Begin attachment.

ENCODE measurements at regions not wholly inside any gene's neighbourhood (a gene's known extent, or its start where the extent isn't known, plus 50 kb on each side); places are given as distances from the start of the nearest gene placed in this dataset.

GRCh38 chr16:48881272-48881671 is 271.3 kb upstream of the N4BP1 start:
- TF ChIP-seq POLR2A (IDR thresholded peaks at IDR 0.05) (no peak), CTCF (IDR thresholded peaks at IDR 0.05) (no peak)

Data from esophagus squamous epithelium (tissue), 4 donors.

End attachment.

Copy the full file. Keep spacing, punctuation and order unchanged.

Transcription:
ENCODE measurements at regions not wholly inside any gene's neighbourhood (a gene's known extent, or its start where the extent isn't known, plus 50 kb on each side); places are given as distances from the start of the nearest gene placed in this dataset.

GRCh38 chr16:48881272-48881671 is 271.3 kb upstream of the N4BP1 start:
- TF ChIP-seq POLR2A (IDR thresholded peaks at IDR 0.05) (no peak), CTCF (IDR thresholded peaks at IDR 0.05) (no peak)

Data from esophagus squamous epithelium (tissue), 4 donors.